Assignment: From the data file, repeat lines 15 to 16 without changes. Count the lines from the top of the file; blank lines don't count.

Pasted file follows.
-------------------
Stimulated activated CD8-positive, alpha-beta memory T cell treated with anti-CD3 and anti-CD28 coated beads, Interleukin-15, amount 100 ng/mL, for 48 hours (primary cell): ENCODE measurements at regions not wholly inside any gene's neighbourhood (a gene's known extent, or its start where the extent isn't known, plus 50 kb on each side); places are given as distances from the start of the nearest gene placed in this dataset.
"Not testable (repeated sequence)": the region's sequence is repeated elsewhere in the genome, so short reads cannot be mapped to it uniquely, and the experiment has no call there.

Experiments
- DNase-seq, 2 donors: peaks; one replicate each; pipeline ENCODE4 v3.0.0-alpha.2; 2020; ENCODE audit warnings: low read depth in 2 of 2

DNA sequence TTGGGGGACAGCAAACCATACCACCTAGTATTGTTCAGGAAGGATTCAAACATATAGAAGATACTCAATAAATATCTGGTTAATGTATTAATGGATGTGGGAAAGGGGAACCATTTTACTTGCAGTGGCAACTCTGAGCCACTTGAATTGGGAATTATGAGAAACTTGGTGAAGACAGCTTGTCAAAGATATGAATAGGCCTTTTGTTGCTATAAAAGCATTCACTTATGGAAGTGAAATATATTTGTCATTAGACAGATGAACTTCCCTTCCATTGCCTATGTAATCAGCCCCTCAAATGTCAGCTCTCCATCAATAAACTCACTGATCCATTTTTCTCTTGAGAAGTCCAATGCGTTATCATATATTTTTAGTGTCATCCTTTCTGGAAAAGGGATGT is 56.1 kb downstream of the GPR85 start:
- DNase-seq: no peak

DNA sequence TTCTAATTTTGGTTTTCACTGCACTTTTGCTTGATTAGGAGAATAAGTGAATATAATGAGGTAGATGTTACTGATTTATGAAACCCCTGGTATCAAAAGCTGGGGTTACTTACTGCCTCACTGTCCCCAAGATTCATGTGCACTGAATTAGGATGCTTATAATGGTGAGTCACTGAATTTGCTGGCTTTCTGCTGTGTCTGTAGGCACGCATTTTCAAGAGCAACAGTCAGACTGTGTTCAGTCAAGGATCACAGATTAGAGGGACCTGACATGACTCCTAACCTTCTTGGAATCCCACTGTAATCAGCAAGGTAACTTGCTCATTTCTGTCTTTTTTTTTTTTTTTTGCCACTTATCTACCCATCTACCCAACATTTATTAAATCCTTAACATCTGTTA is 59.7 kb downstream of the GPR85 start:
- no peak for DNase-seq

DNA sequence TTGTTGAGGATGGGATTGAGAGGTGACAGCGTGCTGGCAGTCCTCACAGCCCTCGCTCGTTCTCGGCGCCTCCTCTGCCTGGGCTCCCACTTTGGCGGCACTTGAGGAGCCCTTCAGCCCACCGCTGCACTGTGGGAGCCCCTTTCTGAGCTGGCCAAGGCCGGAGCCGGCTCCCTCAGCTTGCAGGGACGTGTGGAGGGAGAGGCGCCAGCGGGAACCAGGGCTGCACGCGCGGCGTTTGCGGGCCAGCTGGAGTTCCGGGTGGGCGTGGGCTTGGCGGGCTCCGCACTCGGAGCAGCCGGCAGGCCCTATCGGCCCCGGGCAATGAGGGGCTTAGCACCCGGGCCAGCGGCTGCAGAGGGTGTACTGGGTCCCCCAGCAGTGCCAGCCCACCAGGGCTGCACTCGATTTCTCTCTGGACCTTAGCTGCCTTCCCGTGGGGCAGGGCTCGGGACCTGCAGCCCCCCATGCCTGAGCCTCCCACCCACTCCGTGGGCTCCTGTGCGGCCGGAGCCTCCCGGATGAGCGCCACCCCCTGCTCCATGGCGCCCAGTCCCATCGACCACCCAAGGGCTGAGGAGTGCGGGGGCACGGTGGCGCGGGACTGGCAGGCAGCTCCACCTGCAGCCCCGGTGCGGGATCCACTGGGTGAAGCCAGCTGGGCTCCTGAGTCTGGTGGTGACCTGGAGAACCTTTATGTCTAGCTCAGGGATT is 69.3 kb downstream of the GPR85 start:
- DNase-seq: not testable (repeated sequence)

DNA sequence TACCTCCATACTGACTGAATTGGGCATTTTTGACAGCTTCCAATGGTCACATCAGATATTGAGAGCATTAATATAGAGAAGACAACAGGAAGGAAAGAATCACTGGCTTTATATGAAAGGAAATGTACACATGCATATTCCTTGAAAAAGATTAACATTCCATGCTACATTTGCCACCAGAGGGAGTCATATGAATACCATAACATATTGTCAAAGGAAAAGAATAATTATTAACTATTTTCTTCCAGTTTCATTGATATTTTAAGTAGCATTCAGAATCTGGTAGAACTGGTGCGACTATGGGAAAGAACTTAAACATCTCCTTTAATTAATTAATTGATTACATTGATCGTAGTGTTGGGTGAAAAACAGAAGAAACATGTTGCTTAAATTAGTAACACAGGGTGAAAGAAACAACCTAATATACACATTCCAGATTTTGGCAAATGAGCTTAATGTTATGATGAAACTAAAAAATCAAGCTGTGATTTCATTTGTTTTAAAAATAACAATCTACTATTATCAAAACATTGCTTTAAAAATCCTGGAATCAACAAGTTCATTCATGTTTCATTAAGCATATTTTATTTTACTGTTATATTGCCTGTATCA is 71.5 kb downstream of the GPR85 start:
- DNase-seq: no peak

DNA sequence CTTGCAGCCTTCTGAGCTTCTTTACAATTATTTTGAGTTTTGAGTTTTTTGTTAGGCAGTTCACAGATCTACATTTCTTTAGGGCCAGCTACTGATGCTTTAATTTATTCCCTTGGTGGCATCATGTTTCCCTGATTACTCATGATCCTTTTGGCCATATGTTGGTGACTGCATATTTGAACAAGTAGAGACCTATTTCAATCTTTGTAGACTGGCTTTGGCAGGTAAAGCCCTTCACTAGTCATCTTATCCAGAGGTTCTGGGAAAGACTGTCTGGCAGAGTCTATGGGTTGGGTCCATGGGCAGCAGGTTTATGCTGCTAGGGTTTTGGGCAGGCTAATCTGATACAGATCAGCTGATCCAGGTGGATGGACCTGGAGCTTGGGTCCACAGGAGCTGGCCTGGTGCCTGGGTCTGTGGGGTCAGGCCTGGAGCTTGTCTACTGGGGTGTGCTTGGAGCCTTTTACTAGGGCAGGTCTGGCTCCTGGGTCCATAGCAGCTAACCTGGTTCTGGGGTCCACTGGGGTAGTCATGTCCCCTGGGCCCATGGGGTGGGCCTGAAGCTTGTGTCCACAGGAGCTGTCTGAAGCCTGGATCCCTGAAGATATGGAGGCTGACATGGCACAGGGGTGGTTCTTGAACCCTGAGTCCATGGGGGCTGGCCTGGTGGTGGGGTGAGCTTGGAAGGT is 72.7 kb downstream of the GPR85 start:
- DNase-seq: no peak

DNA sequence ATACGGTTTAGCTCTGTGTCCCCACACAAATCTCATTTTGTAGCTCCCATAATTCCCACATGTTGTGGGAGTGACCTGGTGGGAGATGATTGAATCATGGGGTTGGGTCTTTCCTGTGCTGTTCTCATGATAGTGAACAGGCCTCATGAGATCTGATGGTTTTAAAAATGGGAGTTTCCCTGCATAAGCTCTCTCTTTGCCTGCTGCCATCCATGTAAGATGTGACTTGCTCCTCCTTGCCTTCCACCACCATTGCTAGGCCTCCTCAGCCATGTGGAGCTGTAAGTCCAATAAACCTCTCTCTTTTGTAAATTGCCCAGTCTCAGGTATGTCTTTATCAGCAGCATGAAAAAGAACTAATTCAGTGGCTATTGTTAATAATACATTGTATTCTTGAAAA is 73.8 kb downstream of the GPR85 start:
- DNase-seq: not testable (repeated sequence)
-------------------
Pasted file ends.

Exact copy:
DNA sequence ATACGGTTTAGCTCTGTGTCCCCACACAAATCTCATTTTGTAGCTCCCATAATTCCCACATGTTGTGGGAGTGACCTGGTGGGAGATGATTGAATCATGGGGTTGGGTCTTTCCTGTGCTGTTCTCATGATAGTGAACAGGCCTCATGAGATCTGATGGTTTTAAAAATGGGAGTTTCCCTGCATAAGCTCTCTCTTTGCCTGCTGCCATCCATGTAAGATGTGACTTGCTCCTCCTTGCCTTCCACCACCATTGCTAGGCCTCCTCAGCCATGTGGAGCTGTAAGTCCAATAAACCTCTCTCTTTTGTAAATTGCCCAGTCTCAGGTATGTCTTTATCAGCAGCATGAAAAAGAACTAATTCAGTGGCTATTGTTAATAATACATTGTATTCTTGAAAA is 73.8 kb downstream of the GPR85 start:
- DNase-seq: not testable (repeated sequence)